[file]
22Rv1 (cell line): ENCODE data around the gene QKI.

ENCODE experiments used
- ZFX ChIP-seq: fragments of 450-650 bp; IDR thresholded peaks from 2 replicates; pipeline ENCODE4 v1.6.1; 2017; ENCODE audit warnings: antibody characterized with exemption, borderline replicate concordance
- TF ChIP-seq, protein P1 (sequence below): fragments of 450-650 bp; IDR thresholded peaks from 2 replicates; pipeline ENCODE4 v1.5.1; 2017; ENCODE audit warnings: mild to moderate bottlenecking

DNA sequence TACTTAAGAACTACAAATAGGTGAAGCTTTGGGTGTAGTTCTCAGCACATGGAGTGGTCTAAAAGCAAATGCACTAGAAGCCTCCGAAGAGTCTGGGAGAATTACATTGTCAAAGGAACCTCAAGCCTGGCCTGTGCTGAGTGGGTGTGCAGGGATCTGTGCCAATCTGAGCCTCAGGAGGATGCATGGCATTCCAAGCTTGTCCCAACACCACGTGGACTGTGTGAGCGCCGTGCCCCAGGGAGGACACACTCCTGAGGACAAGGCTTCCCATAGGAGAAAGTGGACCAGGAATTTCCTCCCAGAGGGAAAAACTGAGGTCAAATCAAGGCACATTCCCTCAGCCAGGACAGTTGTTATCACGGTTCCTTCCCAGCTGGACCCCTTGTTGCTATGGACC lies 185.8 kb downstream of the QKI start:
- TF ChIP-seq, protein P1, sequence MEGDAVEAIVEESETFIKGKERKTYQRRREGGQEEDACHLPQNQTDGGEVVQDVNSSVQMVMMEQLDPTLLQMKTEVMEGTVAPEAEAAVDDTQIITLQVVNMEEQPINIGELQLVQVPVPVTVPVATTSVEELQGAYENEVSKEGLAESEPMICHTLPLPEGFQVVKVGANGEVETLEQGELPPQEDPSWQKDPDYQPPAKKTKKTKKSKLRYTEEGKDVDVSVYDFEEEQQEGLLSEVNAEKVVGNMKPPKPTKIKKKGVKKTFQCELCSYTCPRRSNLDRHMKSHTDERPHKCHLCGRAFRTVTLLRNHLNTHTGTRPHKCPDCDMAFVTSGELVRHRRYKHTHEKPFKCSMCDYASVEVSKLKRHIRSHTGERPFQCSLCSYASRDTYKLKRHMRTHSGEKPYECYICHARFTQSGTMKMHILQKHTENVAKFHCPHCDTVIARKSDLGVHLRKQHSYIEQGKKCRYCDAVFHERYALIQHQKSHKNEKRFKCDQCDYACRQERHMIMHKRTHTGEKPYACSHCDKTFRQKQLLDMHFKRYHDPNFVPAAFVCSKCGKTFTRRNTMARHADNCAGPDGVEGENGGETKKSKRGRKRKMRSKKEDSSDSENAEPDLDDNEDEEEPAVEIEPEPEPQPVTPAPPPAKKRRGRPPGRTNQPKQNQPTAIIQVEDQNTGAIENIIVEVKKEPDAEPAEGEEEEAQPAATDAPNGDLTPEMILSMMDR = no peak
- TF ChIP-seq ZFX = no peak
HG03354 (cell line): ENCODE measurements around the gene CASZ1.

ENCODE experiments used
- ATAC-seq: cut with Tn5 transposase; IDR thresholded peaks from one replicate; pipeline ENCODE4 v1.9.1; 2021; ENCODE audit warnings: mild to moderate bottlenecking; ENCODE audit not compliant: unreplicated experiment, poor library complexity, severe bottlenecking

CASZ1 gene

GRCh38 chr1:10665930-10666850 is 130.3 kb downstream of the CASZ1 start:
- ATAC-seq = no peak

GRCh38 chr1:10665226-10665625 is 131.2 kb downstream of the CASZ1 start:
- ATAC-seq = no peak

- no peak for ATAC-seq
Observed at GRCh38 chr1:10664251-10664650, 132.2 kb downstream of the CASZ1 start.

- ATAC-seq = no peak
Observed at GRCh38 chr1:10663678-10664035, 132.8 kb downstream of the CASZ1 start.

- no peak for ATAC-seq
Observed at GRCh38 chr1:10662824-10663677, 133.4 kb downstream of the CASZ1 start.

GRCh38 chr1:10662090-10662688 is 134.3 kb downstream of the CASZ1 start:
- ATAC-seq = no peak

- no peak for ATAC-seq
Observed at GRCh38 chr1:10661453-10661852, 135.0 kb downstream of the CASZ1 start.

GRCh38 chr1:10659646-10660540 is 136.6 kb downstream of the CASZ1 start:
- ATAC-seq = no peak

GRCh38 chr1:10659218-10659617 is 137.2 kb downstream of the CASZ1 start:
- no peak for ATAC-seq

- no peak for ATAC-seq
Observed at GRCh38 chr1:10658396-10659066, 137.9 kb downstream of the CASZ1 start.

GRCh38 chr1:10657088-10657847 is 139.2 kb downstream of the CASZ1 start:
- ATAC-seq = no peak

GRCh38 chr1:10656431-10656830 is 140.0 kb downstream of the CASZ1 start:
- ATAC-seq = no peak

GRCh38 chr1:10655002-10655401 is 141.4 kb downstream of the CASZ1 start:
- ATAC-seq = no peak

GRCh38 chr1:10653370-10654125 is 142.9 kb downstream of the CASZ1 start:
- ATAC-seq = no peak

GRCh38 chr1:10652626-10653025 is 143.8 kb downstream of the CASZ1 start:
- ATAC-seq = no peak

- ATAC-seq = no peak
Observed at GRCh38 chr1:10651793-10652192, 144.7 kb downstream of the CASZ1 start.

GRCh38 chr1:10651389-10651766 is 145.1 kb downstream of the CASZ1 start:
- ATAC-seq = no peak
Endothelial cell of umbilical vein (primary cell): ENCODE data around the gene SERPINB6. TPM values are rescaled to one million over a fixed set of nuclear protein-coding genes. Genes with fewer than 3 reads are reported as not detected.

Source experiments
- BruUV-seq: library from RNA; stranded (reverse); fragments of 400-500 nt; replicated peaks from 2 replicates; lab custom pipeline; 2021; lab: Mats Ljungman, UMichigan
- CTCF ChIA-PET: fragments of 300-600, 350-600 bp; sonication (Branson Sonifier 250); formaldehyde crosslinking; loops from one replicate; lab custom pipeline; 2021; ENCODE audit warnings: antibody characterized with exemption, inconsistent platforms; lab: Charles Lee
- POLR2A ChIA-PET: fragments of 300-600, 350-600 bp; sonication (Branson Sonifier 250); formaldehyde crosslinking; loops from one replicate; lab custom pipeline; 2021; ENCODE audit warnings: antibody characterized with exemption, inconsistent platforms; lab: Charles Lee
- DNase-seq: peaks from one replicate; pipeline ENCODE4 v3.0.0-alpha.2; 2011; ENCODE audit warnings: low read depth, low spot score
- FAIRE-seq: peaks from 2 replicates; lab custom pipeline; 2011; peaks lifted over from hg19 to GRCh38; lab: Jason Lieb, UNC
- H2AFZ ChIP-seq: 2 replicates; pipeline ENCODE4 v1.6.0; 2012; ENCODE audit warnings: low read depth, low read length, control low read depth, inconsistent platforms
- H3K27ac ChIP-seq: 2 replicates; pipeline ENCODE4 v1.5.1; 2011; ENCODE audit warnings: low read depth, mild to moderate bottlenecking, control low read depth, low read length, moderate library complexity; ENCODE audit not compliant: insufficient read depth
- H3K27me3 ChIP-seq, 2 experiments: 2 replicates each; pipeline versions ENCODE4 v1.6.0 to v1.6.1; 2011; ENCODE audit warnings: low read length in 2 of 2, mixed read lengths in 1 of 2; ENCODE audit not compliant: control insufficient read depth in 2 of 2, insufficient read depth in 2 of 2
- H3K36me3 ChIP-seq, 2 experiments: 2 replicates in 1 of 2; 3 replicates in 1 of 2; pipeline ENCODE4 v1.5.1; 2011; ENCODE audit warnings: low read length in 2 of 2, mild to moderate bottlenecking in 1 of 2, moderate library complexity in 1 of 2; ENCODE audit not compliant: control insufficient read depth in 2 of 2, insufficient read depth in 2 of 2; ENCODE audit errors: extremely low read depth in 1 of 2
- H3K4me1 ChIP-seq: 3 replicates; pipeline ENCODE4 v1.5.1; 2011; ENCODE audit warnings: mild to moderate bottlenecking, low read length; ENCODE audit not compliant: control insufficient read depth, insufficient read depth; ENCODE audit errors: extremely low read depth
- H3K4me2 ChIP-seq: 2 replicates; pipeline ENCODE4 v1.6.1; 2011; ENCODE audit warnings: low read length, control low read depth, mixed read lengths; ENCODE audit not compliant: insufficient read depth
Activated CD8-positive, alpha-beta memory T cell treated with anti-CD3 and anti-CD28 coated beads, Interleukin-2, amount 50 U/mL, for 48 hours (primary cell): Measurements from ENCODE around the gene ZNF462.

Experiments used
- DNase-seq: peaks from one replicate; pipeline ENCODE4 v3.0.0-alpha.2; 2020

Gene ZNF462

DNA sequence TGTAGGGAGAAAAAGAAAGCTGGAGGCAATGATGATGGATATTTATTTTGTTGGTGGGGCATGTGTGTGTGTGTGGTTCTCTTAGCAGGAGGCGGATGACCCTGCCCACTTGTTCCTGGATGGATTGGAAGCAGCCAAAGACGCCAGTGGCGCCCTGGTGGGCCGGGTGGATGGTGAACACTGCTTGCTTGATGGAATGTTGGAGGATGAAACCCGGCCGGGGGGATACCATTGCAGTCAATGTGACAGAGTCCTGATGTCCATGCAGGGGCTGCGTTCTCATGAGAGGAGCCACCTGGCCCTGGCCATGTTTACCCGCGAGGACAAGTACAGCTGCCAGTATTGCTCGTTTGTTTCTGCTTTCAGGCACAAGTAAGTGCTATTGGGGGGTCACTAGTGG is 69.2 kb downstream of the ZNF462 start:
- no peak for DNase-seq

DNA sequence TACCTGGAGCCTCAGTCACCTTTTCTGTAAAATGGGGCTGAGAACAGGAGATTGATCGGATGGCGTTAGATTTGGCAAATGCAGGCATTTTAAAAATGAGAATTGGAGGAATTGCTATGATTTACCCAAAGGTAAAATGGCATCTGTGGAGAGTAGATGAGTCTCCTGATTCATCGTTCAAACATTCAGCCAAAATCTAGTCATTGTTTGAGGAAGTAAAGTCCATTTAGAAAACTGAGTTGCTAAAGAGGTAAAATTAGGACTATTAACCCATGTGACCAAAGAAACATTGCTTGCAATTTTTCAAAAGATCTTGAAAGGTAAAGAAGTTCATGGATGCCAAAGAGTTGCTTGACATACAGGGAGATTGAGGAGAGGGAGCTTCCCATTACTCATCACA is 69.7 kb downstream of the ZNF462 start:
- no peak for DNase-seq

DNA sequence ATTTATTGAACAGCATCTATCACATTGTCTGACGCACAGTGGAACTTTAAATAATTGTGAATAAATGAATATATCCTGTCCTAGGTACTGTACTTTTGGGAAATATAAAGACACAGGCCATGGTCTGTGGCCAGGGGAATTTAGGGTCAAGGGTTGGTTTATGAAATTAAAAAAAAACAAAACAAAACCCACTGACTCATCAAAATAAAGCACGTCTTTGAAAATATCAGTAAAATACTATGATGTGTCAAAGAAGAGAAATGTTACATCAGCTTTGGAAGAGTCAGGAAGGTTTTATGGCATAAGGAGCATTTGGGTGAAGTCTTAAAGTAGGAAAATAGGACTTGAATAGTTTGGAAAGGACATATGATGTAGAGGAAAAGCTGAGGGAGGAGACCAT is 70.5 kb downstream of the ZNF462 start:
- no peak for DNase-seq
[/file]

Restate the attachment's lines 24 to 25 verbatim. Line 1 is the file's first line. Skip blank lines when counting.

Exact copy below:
- no peak for ATAC-seq
Observed at GRCh38 chr1:10661453-10661852, 135.0 kb downstream of the CASZ1 start.